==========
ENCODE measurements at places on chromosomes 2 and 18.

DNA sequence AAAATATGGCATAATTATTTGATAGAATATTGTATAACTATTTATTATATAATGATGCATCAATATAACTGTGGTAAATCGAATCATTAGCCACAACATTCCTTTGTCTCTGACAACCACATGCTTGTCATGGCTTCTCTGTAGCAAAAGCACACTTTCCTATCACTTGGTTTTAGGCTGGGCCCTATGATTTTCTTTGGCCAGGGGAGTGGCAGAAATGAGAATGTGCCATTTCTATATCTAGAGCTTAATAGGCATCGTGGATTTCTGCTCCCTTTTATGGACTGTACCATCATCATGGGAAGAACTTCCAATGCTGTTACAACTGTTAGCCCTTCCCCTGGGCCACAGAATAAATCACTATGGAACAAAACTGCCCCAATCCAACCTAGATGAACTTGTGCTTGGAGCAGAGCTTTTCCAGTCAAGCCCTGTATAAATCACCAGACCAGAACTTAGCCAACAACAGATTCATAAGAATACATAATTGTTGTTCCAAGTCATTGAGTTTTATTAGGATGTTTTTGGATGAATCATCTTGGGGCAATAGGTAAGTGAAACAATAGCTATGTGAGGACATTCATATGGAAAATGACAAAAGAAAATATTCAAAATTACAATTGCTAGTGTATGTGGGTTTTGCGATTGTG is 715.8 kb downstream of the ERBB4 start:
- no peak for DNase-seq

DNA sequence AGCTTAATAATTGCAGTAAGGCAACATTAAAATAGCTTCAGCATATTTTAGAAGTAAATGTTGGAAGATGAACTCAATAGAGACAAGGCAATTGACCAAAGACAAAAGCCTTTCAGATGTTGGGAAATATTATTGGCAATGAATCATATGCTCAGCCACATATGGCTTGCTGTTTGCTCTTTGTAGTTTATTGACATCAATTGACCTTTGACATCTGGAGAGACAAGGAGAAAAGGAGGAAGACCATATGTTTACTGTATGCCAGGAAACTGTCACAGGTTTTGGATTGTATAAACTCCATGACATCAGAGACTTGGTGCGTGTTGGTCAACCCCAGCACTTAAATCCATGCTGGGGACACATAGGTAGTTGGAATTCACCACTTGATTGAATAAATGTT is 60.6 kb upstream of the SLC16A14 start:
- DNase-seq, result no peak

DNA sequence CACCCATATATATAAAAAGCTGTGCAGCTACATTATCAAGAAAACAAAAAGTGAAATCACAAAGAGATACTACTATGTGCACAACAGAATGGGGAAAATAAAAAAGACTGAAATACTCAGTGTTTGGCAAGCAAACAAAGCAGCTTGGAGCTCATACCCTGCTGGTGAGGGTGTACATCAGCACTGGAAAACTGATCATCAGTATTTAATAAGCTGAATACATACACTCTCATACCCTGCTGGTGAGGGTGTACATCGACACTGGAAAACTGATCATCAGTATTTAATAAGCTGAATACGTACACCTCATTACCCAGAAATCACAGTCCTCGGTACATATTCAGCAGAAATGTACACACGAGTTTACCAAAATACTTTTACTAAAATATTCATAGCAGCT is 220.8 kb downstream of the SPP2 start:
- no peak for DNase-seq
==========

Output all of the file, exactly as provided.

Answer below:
ENCODE measurements at places on chromosomes 2 and 18.

DNA sequence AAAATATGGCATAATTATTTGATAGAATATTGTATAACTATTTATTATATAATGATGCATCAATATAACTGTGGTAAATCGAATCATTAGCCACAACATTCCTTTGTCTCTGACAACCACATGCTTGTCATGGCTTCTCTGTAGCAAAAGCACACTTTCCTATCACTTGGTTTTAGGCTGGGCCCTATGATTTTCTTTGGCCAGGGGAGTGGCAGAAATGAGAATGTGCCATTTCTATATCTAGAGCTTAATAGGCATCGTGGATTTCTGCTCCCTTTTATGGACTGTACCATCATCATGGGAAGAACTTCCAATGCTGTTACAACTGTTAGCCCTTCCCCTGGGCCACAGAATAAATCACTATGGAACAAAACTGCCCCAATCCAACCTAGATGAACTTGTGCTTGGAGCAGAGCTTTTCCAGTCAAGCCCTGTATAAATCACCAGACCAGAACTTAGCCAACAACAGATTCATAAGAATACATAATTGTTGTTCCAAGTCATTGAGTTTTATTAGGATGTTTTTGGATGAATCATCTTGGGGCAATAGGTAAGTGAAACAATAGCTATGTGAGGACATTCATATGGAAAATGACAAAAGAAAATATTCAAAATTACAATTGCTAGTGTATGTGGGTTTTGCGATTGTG is 715.8 kb downstream of the ERBB4 start:
- no peak for DNase-seq

DNA sequence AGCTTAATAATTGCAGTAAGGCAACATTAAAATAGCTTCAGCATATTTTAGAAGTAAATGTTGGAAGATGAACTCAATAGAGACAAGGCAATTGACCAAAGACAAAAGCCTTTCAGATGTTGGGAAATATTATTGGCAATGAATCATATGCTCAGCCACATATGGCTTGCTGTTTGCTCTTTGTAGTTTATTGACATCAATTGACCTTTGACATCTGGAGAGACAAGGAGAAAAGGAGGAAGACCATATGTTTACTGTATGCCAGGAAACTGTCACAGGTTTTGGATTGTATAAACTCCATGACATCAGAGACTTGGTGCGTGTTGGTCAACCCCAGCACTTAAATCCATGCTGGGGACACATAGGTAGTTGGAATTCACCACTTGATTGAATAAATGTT is 60.6 kb upstream of the SLC16A14 start:
- DNase-seq, result no peak

DNA sequence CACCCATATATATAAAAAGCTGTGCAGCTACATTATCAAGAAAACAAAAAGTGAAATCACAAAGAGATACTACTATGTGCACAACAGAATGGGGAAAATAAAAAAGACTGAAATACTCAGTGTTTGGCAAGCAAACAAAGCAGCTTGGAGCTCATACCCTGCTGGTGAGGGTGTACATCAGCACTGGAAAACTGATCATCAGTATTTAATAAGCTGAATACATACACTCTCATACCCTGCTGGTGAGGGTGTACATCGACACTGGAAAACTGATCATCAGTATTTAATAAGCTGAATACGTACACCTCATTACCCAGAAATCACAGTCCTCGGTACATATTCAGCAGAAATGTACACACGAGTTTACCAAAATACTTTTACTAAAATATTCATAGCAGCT is 220.8 kb downstream of the SPP2 start:
- no peak for DNase-seq